Is Ryan Adams' new album, Prisoner, as heartbreaking as Heartbreaker, his classic 2000 solo debut? In this session, we do talk with Adams about breakup songs, but he says that some of the somber songs on Prisoner came at a different stage in his life. "Strangely, as heavy as the record is for some people, I wrote it when I was very much falling down a rabbit hole of feeling very romantic again in my life," he says.
Sure, the incredibly intuitive duo Sylvan Esso is releasing its second album, What Now, on April 28, but here's something even better: a chance to hear the new songs before the record's out. Amelia Meath and Nick Sanborn — on voice and electronics, respectively — performed a selection live in concert at World Cafe's recent 25th anniversary celebration.
Rarely have we heard a more cogent description of the creative process of a true artist than from singer-songwriter Jesca Hoop. "A great artist is not someone who is fully confident, but someone who carries self doubt," she says. "And it's that doubt that carries you into your stronger ideas."
Timothy Showalter is the band called Strand of Oaks. Originally from Indiana, Showalter now lives in Philadelphia, where he's reimagined himself as a rocker after releasing a couple of quieter albums. This latest phase of his career started with his well-received 2014 album Heal; he recently released the follow-up, Hard Love.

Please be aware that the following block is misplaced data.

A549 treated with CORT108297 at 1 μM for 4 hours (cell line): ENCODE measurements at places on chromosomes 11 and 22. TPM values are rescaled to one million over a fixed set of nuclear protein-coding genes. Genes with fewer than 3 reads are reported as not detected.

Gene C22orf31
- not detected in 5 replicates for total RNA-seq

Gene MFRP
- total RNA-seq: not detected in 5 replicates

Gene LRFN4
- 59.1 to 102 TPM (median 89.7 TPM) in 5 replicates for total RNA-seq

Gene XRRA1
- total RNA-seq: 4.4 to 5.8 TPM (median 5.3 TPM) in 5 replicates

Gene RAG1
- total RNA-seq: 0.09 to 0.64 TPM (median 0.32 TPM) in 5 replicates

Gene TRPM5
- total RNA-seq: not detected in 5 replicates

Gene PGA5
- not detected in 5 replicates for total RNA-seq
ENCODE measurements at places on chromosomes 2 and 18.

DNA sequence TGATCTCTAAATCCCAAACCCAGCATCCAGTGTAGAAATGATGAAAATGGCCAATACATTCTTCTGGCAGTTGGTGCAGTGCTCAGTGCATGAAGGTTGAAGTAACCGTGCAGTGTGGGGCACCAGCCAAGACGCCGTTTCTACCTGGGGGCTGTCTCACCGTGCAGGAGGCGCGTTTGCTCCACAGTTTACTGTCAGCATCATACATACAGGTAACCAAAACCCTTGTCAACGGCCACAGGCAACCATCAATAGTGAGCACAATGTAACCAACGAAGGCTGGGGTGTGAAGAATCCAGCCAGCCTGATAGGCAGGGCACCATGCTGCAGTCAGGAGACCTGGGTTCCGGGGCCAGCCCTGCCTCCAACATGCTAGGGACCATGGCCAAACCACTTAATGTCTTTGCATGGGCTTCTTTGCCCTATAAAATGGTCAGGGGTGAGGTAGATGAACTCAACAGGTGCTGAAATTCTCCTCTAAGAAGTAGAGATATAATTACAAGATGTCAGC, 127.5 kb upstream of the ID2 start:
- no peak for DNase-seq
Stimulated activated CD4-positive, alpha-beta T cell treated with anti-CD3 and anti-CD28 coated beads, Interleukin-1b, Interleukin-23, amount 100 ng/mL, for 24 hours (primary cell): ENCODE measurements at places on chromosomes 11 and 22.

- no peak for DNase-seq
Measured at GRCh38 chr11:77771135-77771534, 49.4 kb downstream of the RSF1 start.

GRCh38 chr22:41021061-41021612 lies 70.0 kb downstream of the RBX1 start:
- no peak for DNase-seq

The 1970s was an incredibly diverse decade for recorded music: from hippie folk at the start to disco, punk, the rise of reggae and the very first stirrings of hip-hop. At the beginning of the decade, Frank Sinatra had a song on the charts for 122 weeks. There was soft rock, metal and country. Album sales and progressive radio were huge.
All this is true. That's why it is so fascinating to look at the songs that ended up at the very top of Billboard's pop chart for each year of the decade — they certainly don't always represent all the change that was going on.
What's the best way to become the unchallenged expert on a particular genre of music? Invent it. Enter JD Ryznar, Hunter Stair, David B. Lyons and Steve Huey: coiners of the description "yacht rock," creators of a hilarious web series of the same name and now de facto captains of the genre.
Guitarist Harvey Mandel was on the very short list to replace Mick Taylor in The Rolling Stones, but you've probably never heard of him — or even heard him play. Mandel grew up playing in Chicago blues clubs in the early '60s and made a breakthrough record with Charlie Musselwhite called Stand Back! Here Comes Charley Musselwhite's South Side Band.
Music was a solace for Chris Robinson long before he and his brother Rich formed The Black Crowes. "Being a little weirdo, outsider, dyslexic kid from the Deep South in the early '70s, to me music and art was an oasis away from everybody," he says. When the brothers dissolved their longtime band for good a few years ago, Chris formed the Chris Robinson Brotherhood with guitarist Neal Casal and others.
Cameron Avery may have a day job as the bassist in Tame Impala, but bandmate Kevin Parker, kept encouraging him to make his own album. After relocating from Perth to Los Angeles, he made Ripe Dreams, Pipe Dreams, an album of romantic songs that's influenced by older favorites like Johnny Hartman and Sarah Vaughan but also nods to Nick Cave and Scott Walker. Producer Jonathan Wilson inspired Avery to explore his baritone voice more, and a sound combining new and old was born.